What top tips would you give to an individual who is trying to excel in their career in technology? 

Because it’s such an ever-changing field, I believe being platform-agnostic alongside having a workable grasp on different analytics or development methodologies work is crucial. Taking every opportunity to work with different tools and platforms, exposing yourself to new ways of thinking and not shying away from spending time on self-development would be my top tips.

What barriers for women working in tech, are still to be overcome?

We are in a fortunate position where those who worked in tech before us have laid some solid groundwork for women to have prosperous careers; so firstly, I think we should appreciate how far we’ve come. I believe there’s more work to be done to reach gender equity in conversations and decision-making with high ranking professionals. Women are starting to be recognised as equally proficient coders, analysts and developers, yet when it comes to high level decision making, their opinions are usually overlooked. It’s promising to see a shift in behaviour on the intermediate level, but the same shift needs to accelerate on the executive level.

What do you think companies can do to support and progress the careers of women working in technology?

Women should be given the opportunity to showcase their skills and share their stories. As a result of ongoing inequality and feeling inferior in the workplace, many of us have become accustomed to keeping to ourselves with our head low, which means fewer female role models whose career paths we can use as a guide. Companies should encourage their women workforce to take part in conferences and panels that will help them broadcast their stories. Sometimes all you need is a meaningful interaction to progress your career so enabling that with  lots of opportunities to open doors is the way forward.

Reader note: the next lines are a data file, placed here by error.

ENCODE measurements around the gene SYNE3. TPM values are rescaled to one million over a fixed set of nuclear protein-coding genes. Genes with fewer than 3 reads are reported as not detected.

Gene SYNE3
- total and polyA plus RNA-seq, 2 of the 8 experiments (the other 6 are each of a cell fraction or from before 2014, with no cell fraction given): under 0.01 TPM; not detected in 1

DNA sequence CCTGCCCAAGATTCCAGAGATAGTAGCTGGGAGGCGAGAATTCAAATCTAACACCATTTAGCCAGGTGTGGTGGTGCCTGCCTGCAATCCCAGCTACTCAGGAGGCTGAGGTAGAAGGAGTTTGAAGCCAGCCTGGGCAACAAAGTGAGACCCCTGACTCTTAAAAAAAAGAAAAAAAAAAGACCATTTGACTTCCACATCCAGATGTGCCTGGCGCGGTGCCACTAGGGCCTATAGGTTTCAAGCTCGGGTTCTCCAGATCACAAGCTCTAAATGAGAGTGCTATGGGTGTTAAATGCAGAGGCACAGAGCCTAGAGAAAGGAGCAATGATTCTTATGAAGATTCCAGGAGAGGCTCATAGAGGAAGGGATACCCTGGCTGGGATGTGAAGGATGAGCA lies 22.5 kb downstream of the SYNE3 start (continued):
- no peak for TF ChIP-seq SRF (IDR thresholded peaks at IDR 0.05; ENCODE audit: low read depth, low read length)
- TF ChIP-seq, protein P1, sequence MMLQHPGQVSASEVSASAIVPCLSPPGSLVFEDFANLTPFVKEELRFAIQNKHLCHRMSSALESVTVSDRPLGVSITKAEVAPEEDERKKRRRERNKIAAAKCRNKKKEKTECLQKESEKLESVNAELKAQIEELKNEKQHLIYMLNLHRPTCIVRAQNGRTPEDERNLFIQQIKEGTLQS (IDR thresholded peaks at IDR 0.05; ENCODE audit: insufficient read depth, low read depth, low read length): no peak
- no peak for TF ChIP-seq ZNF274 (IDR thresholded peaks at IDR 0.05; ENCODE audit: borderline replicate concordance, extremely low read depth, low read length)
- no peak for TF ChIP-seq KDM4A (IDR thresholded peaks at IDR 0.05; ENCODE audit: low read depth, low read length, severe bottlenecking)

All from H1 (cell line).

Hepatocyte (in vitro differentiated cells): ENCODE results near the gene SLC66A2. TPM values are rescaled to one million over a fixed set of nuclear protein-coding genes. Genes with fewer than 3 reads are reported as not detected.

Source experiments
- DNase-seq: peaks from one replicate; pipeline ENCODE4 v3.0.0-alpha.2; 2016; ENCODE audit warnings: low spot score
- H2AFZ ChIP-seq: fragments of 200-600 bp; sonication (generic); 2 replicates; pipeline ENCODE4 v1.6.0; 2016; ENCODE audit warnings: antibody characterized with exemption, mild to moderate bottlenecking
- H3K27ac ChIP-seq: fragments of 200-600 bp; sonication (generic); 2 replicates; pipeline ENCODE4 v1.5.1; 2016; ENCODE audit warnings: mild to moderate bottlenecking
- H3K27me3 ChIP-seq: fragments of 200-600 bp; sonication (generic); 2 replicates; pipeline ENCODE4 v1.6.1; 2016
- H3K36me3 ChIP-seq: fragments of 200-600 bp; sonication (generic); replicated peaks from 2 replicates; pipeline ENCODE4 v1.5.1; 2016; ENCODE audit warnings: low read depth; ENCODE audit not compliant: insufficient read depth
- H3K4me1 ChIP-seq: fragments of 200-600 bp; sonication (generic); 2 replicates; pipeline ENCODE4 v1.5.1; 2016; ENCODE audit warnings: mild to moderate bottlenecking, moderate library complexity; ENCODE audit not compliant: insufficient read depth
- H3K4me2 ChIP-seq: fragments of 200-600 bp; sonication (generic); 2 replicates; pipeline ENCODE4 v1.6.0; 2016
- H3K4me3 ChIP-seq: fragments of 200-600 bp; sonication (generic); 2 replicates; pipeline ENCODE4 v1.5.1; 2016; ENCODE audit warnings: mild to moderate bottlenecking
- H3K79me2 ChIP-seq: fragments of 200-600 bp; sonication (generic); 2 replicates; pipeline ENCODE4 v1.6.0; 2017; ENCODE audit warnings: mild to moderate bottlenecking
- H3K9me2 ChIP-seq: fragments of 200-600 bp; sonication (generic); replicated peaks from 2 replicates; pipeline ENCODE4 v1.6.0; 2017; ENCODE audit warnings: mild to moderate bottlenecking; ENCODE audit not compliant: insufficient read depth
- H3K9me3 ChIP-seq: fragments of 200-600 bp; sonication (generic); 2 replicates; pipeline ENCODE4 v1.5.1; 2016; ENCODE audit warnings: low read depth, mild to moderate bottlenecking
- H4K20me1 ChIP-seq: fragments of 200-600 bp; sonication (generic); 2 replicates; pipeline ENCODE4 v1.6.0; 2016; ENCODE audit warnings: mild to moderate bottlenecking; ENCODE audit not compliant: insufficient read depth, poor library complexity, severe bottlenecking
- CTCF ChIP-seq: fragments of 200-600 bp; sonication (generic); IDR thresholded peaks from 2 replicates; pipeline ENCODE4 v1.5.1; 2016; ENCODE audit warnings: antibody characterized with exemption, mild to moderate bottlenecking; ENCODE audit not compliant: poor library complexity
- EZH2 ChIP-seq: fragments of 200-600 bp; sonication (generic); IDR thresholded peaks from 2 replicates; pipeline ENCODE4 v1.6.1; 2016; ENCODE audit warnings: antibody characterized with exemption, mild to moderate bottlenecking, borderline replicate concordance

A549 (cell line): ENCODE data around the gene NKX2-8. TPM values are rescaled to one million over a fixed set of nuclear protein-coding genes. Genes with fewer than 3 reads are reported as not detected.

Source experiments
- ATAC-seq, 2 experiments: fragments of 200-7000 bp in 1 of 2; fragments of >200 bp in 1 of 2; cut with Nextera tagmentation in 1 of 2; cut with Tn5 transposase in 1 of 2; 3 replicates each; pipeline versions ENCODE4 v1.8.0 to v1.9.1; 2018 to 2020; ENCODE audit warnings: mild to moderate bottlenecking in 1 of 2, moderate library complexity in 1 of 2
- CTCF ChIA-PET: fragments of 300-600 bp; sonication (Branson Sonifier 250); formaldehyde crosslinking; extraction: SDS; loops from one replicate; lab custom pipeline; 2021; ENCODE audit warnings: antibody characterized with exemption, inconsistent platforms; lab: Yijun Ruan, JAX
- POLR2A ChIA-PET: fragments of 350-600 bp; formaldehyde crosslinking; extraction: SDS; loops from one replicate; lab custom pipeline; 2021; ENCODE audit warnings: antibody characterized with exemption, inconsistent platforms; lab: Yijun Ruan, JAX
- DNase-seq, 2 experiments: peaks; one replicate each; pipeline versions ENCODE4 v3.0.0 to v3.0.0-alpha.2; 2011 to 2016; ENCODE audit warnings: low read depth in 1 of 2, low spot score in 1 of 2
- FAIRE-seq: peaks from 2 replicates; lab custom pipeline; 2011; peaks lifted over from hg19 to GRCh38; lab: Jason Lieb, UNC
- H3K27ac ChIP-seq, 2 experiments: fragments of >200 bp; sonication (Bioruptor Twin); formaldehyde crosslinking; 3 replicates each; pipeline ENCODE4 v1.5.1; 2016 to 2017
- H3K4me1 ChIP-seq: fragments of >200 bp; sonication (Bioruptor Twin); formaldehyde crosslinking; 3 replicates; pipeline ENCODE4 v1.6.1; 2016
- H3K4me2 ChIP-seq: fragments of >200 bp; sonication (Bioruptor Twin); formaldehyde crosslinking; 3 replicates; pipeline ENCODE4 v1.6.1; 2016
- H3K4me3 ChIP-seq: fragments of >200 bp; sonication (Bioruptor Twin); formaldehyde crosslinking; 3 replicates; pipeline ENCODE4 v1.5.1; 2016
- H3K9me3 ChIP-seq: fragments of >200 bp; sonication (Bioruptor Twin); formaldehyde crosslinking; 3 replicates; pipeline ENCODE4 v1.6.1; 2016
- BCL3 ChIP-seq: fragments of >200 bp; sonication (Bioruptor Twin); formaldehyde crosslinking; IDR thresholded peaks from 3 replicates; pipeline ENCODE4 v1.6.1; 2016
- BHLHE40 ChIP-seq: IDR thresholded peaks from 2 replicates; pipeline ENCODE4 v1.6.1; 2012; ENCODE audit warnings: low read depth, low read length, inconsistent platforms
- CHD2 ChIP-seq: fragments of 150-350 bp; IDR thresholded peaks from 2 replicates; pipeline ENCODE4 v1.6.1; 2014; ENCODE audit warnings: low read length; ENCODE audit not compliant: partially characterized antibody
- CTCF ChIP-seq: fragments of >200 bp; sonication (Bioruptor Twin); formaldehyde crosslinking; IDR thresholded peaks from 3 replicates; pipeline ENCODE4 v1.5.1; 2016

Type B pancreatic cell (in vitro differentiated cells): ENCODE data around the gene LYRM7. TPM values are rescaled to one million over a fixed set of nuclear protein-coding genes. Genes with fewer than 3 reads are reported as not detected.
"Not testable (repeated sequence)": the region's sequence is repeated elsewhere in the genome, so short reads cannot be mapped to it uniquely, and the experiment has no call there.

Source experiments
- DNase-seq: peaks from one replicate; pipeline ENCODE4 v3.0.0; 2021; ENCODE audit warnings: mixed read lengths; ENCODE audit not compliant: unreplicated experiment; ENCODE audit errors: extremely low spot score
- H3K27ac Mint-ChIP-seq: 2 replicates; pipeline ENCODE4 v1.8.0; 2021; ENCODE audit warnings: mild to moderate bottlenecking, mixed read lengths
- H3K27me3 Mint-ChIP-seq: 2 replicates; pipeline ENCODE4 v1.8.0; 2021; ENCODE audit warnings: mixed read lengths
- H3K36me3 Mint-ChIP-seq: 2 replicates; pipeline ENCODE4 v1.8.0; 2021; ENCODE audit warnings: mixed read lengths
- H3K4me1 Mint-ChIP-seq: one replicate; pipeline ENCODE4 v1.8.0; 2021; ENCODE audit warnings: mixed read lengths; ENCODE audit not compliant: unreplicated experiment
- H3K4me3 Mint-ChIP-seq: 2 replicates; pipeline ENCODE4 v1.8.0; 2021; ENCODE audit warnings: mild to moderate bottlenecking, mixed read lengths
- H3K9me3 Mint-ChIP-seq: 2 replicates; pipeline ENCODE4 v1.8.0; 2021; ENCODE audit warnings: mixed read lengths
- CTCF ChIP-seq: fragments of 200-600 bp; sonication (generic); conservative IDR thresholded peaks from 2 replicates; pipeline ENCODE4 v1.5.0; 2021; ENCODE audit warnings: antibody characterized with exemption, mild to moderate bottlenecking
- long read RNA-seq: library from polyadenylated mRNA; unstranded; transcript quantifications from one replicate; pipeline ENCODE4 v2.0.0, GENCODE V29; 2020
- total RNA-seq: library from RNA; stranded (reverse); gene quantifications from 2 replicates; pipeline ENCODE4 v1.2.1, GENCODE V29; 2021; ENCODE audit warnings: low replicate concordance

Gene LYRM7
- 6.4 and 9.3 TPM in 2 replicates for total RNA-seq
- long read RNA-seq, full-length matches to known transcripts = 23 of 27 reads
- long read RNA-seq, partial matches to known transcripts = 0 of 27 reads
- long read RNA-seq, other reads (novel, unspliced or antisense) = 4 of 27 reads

In an ideal world, how would you improve gender diversity in tech?

I believe the change should start very early on at school level. All students, no matter their gender, should be able to view tech as a viable career option. For example, when it comes to  career days or job fairs, organisers should be more selective in who they spotlight, so that all genders are represented, especially in fields that are traditionally linked with specific genders. Parents and guardians should also be encouraged to champion any inclination towards tech in their children no matter their own experiences or hearsay which could be  possibly outdated.

What resources do you recommend for women working in tech, e.g. podcasts, networking events, books, conferences, websites etc?

I would recommend the WIRED podcast and Techish as everyday listens, plus the Women in Data Science podcast by Stanford University for more in depth analyses. It’s very motivating to have a community of women supporting the same cause around you, so I would also recommend starting with attending roundtable discussions and networking events like the those from Salesforce or IO Associates. I’d also recommend bigger conferences like the WeAreTech Festival. I personally attended BrightonSEO as a speaker last month and found it to be inspiring so that’s definitely recommended too!